New York State IPM Program

July 12, 2018
by Mary M. Woodsen
Comments Off on It’s Invasive Species Week, and …

It’s Invasive Species Week, and …

We’re smack-dab in the middle of Invasive Species Week, and we’ve got info for you.

Are you a gardener? Take a look at our Alternatives to Ornamental Invasive Plants. We’ve got garden flowers. Vines. Trees. Shrubs. Aquatics—plants that like wet feet but will do fine in many gardens.

Like to walk in the woods? Our Landscape and Forest Pest webpage alerts you to emerging pests.

New York is a hotspot for invasive species. Curious about the State of the State (as it were)—where things stand here? Take a look at our 2017 conference and watch this video.

Or you could go to NYIS.INFO … your gateway to science-based information, innovative tools, news and events—all for coping with biological invaders in New York.

Granted—it’s not the cheeriest of weeks, but it’s best we be aware. It is, after all, in our collective self-interest.

June 7, 2017
by Mary M. Woodsen
Comments Off on Invasives are pests! Learn more at our July IPM conference.

Invasives are pests! Learn more at our July IPM conference.

We tend to default to bugs — to insects — when we think about pests. But plant diseases and weeds are pests too. And all threaten our fields and farms, our forests and streams, our homes and workplaces.

Pests provide no end of challenges — especially pests that come from afar. Among IPM’s strengths? Researching and crafting powerful ways to cope with them.

Coming up soon, our “Invasive Species in New York: Where We Are and What We Can Do” conference, held just north of Albany at Siena College. The date? July 13, 2017. Join us!

May 11, 2017
by Joellen Lampman
Comments Off on iMapInvasives Training

iMapInvasives Training

“Alone we can do so little, together we can do so much.” –Helen Keller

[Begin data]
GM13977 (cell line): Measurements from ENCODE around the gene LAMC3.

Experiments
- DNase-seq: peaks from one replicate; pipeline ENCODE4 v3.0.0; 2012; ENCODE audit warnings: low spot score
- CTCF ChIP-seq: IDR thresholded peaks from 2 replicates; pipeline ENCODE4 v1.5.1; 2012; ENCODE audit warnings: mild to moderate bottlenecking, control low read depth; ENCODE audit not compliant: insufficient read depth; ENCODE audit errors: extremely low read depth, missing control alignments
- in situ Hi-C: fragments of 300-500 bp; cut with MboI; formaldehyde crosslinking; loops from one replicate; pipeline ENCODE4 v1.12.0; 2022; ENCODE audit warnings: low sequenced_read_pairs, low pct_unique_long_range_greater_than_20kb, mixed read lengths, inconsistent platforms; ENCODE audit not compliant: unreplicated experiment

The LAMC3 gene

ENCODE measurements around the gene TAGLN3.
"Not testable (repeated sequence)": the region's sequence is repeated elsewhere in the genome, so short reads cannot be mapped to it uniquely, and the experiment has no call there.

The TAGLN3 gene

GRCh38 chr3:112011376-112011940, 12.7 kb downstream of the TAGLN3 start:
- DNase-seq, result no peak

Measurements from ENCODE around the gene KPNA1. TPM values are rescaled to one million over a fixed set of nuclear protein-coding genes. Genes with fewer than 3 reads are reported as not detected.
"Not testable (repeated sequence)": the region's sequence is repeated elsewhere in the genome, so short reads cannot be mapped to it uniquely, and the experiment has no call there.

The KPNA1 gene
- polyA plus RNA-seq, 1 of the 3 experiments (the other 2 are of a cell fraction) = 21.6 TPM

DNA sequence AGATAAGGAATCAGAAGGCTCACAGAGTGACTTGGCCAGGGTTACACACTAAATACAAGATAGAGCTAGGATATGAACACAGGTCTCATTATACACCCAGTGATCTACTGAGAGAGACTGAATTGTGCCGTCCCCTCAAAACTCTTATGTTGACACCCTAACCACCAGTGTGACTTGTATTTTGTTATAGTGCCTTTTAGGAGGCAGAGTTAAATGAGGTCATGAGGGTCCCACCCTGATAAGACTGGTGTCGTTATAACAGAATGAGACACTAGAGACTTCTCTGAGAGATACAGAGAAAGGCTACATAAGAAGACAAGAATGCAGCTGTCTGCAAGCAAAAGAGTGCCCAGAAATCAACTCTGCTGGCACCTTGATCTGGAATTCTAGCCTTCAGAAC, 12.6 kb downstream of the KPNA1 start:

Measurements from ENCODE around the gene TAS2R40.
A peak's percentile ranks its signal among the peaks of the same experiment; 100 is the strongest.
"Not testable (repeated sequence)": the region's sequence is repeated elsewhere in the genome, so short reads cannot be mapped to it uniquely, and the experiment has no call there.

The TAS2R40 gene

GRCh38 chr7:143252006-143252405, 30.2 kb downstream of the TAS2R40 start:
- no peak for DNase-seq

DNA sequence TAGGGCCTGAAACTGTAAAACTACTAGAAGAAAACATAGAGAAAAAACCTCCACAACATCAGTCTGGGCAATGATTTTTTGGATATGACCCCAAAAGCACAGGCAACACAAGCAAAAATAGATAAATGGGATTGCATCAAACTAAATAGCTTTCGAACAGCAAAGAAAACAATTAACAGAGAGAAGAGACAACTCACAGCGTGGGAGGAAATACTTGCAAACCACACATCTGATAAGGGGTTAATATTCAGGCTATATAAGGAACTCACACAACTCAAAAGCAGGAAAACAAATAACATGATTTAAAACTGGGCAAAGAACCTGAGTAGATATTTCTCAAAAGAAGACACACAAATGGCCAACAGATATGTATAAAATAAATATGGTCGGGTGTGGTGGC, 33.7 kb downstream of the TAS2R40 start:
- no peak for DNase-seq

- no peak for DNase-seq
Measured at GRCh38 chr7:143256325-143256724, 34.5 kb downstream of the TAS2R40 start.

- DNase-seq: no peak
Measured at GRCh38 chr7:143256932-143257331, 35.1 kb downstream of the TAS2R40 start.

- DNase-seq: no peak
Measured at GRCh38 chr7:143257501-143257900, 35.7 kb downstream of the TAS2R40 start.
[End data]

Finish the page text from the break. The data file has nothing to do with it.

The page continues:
Do you go outside? Then the NY Natural Heritage Program is looking for you to help map invasive species! And they are providing free training throughout the state for your convenience. And it is easier than ever to contribute to this recordkeeping effort – iMapInvasives is  available on your smartphone. (And recordkeeping is such an important step in IPM!)

New York iMapInvasives is New York State’s on-line all-taxa invasive species database and mapping tool. It’s one stop shopping to provide information on your invasive species observations and surveys in NY and control efforts. You can even use your smartphone to report new findings (a new feature for those that have already received training).

Training is required to enter data, and free sessions are being offered this spring in each of the Partnerships for Regional Invasive Species Management (or PRISM for those in the know). It includes beginner and advanced levels — plus sessions on how to identify invasives at some of the locations.

Citizen scientists, educators, and natural resource professionals are part of New York’s invasive species early detection network. Join them by learning how to use iMapInvasives. Visit www.nyimapinvasives.org for schedule details and registration.

PRISM
Location
Date
Capital-Mohawk PRISM Fonda, NY May 17
Lower Hudson Valhalla, NY May 24
Finger Lakes Binghamton, NY June 2
Catskill Regional Invasive Species Partnership Mt. Tremper, NY June 3
St. Lawrence-Eastern Lake Ontario Watertown, NY June 14
Adirondack Park Invasive Plant Program Bolton Landing, NY June 19
Long Island Invasive Species Management Area Oakdale, NY June 23
Invasive Species Awareness Week Delmar, NY July 14

Questions? Contact imapinvasives@nynhp.org.

And speaking of invasives, you can ensure your garden and landscape are not contributing to the invasives problem by using choosing native plants. Walk away from the Japanese barberry and Norway maple (they are restricted in NY anyway) and discover other beautiful options. Alternatives to Ornamental Invasive Plants: A Sustainable Solution for New York State is available online.

The Invasive Species Database Program is supported by the NYS Environmental Protection Fund through a contract with the NYS Department of Environmental Conservation.

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